There are different memberships that help save you money for your camping addiction (err… yeah, addiction; I’m sticking with that). Each one has its perks and each one has it’s negatives. I wrote previously about how to tell if a campground membership was for you. I framed in in the context of Thousand Trails, but really- any membership applies to these same rules. Nothing is a good deal if you don’t use it.
Thousand Trails is good for 1-3 week stays most places. The parks are fair to middling. Fairly limited locations (80 parks around the US). Bigger buy-in depending on what membership level you’re after. I’ve written an “Overview of Thousand Trails” post and have regularly reviewed the parks.
There are spin off clubs of Thousand Trails: things like Encore parks, RPI, Ready Camp Go, and EnjoyAmerica. I don’t know much about these except that they offer some kind of discounts to parks. Honestly, I have parts of this and it confuses me more than helps me.
If you’re interested in learning more, I have a good friend who is a sales rep for Thousand Trails. Please reach out to Mike if you have any specific questions by contacting him at Michael_Yum@equitylifestyle.com / 469-934-0043 or by filling out this form (click here!).
Passport America is good for overnight stops mid-week (typically). Their parks wildly range in quality. LOTS of locations, though.
Harvest Hosts is an interesting overnight stop. It’s “free” but you’re expected to make a purchase at each location. Usually scenic. Kind of all over. Usually boondocking/no hookups. Unlike other parking lot stops, you are expected to get there during the day/during their business hours so that you can frequent their business.
The locations can be beautiful. We’ve stayed at two and loved both.
Coast to Coast
Coast to Coast is good for 1-2 week stays (I think!). The parks are generally nice from what I hear. Weird restrictions around holidays, they take retail reservations over membership reservations or something (just repeating what I sort of heard).
BoondockersWelcome is good for short stops (few days). This is typically individuals who have space on their properties. Generally boondocking/no hookups, though some offer them. Free, I believe.
FreeCampsites.net is good for finding free/lowcost places to boondock. No yearly membership/is free to use.
Good Sam is probably the most prolific club. I don’t think there’s any standards to their parks and, therefore, the park quality is all over the board. BUT- it’s good for a discount.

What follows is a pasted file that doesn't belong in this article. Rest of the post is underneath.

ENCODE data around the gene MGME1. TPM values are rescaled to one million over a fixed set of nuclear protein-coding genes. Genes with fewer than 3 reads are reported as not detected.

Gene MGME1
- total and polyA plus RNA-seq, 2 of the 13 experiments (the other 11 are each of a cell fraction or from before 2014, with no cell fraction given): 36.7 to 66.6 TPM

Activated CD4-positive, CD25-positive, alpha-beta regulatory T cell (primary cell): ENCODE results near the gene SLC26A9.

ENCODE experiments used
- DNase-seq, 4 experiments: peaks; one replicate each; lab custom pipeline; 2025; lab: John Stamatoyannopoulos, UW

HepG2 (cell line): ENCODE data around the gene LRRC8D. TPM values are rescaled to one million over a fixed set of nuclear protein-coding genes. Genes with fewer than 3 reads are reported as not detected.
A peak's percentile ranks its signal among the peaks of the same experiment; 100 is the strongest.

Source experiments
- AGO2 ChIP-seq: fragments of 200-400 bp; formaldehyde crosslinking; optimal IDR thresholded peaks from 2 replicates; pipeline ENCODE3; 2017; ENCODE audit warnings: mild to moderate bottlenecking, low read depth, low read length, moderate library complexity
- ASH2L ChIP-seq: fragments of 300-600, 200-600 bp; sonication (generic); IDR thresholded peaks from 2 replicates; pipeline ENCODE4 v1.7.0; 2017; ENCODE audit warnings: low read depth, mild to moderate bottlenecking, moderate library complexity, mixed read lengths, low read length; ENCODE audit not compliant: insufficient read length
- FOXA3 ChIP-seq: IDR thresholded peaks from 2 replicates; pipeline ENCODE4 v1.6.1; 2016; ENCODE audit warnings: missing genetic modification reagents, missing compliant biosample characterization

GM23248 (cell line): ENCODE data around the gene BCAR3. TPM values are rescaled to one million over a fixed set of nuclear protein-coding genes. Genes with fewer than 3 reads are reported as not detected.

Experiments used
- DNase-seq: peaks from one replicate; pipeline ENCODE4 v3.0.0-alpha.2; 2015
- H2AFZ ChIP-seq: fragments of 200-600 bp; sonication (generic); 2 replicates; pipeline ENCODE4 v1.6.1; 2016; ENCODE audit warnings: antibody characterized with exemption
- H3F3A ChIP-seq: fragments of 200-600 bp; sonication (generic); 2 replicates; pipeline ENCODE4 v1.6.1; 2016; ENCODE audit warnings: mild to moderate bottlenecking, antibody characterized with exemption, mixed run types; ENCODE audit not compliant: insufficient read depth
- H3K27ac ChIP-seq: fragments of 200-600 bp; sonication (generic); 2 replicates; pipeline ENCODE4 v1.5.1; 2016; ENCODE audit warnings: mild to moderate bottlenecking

The benefits to a Good Sam membership do far exceed just campground discounts. I have linked them to my Pilot/Flying J card and get discounts at those truck stops. I also am a card-carrying member of the Good Sam Roadside assistance.
I believe that Escapees is one of the very first fulltime RVer groups/clubs out there. As part of their membership, you get a discount on Escapees parks. I’ve only been to one and it was an extremely barebones park in the middle of Texas BUT it was just an overnight stop for me and took the rate from $25 down to $13.50 making it the cheapest non-Thousand Trails park stay that we’ve stayed at.
Escapees offers a lot of programs outside of savings. One of my favorites is their SmartWeigh (read about my experience here) which is an individual wheel weights weighing of your rig. This is especially important as many rigs are unbalanced and you can be overloading a tire without knowing it (I was).
Fulltime Families is one of my favorite organizations right now as it speaks to exactly what we’re doing- fulltime RVing with my wife and 2 kids. Their membership benefits include (among other things) a year’s worth of membership in various other organizations (Escapees included) and they have worked with campgrounds and RV parks around the country to waive their “kid tax” (a per kid fee that many campgrounds charge). For larger families, this can be a great benefit.
Family Motorcoach Association (FMCA)
Family Motor Coach Association is a membership organization that provides benefits and services specifically to owners of motorhomes. Included in the annual membership fee of $40 is the FMCAssist Medical Emergency and Travel Assistance Program (valued at $105 per year). Members also can save on the purchase of tires for their motorhome or passenger vehicles via FMCA’s Michelin Advantage program. Many FMCA commercial members — including numerous campgrounds and RV resorts — offer discounts to FMCA members.
I can’t help but think that I’m missing many others. Please share some that you know of in the comments below.